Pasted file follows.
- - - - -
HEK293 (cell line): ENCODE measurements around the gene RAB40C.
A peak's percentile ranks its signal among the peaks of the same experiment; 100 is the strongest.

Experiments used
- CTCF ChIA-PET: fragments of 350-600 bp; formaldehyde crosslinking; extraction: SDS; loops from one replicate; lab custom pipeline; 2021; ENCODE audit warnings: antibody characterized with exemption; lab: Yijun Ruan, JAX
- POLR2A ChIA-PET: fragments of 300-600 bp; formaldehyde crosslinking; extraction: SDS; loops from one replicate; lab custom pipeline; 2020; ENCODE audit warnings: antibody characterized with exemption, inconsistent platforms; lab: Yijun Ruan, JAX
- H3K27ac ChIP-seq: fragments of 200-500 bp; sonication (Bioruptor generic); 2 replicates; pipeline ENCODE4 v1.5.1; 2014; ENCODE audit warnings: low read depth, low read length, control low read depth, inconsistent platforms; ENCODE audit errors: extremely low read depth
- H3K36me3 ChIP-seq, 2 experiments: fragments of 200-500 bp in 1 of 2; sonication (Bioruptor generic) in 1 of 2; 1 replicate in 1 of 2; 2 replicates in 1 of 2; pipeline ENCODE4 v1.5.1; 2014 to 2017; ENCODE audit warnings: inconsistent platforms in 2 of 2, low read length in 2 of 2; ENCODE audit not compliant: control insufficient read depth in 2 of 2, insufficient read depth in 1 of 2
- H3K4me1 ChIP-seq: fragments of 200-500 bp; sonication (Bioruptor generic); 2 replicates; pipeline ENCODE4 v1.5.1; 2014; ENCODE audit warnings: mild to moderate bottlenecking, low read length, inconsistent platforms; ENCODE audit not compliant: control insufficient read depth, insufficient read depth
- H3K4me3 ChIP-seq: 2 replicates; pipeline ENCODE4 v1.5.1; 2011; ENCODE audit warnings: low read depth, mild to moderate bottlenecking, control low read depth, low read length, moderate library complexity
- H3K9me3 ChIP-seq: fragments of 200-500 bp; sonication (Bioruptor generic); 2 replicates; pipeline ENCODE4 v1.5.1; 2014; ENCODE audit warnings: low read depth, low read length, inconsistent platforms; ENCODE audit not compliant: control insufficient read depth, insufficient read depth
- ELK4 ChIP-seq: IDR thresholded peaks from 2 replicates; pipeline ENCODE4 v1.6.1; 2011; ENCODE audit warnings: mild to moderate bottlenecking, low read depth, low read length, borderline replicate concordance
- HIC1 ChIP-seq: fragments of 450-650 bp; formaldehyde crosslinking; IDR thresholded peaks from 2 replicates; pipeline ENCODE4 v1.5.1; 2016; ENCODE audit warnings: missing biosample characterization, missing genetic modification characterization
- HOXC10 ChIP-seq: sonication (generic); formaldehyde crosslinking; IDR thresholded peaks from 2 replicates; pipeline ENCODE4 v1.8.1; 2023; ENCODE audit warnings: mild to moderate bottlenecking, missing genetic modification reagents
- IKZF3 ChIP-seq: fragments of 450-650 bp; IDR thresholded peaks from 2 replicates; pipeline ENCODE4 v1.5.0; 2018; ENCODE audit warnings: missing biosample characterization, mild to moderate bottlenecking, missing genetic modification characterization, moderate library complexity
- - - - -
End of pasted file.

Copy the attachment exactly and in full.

HEK293 (cell line): ENCODE measurements around the gene RAB40C.
A peak's percentile ranks its signal among the peaks of the same experiment; 100 is the strongest.

Experiments used
- CTCF ChIA-PET: fragments of 350-600 bp; formaldehyde crosslinking; extraction: SDS; loops from one replicate; lab custom pipeline; 2021; ENCODE audit warnings: antibody characterized with exemption; lab: Yijun Ruan, JAX
- POLR2A ChIA-PET: fragments of 300-600 bp; formaldehyde crosslinking; extraction: SDS; loops from one replicate; lab custom pipeline; 2020; ENCODE audit warnings: antibody characterized with exemption, inconsistent platforms; lab: Yijun Ruan, JAX
- H3K27ac ChIP-seq: fragments of 200-500 bp; sonication (Bioruptor generic); 2 replicates; pipeline ENCODE4 v1.5.1; 2014; ENCODE audit warnings: low read depth, low read length, control low read depth, inconsistent platforms; ENCODE audit errors: extremely low read depth
- H3K36me3 ChIP-seq, 2 experiments: fragments of 200-500 bp in 1 of 2; sonication (Bioruptor generic) in 1 of 2; 1 replicate in 1 of 2; 2 replicates in 1 of 2; pipeline ENCODE4 v1.5.1; 2014 to 2017; ENCODE audit warnings: inconsistent platforms in 2 of 2, low read length in 2 of 2; ENCODE audit not compliant: control insufficient read depth in 2 of 2, insufficient read depth in 1 of 2
- H3K4me1 ChIP-seq: fragments of 200-500 bp; sonication (Bioruptor generic); 2 replicates; pipeline ENCODE4 v1.5.1; 2014; ENCODE audit warnings: mild to moderate bottlenecking, low read length, inconsistent platforms; ENCODE audit not compliant: control insufficient read depth, insufficient read depth
- H3K4me3 ChIP-seq: 2 replicates; pipeline ENCODE4 v1.5.1; 2011; ENCODE audit warnings: low read depth, mild to moderate bottlenecking, control low read depth, low read length, moderate library complexity
- H3K9me3 ChIP-seq: fragments of 200-500 bp; sonication (Bioruptor generic); 2 replicates; pipeline ENCODE4 v1.5.1; 2014; ENCODE audit warnings: low read depth, low read length, inconsistent platforms; ENCODE audit not compliant: control insufficient read depth, insufficient read depth
- ELK4 ChIP-seq: IDR thresholded peaks from 2 replicates; pipeline ENCODE4 v1.6.1; 2011; ENCODE audit warnings: mild to moderate bottlenecking, low read depth, low read length, borderline replicate concordance
- HIC1 ChIP-seq: fragments of 450-650 bp; formaldehyde crosslinking; IDR thresholded peaks from 2 replicates; pipeline ENCODE4 v1.5.1; 2016; ENCODE audit warnings: missing biosample characterization, missing genetic modification characterization
- HOXC10 ChIP-seq: sonication (generic); formaldehyde crosslinking; IDR thresholded peaks from 2 replicates; pipeline ENCODE4 v1.8.1; 2023; ENCODE audit warnings: mild to moderate bottlenecking, missing genetic modification reagents
- IKZF3 ChIP-seq: fragments of 450-650 bp; IDR thresholded peaks from 2 replicates; pipeline ENCODE4 v1.5.0; 2018; ENCODE audit warnings: missing biosample characterization, mild to moderate bottlenecking, missing genetic modification characterization, moderate library complexity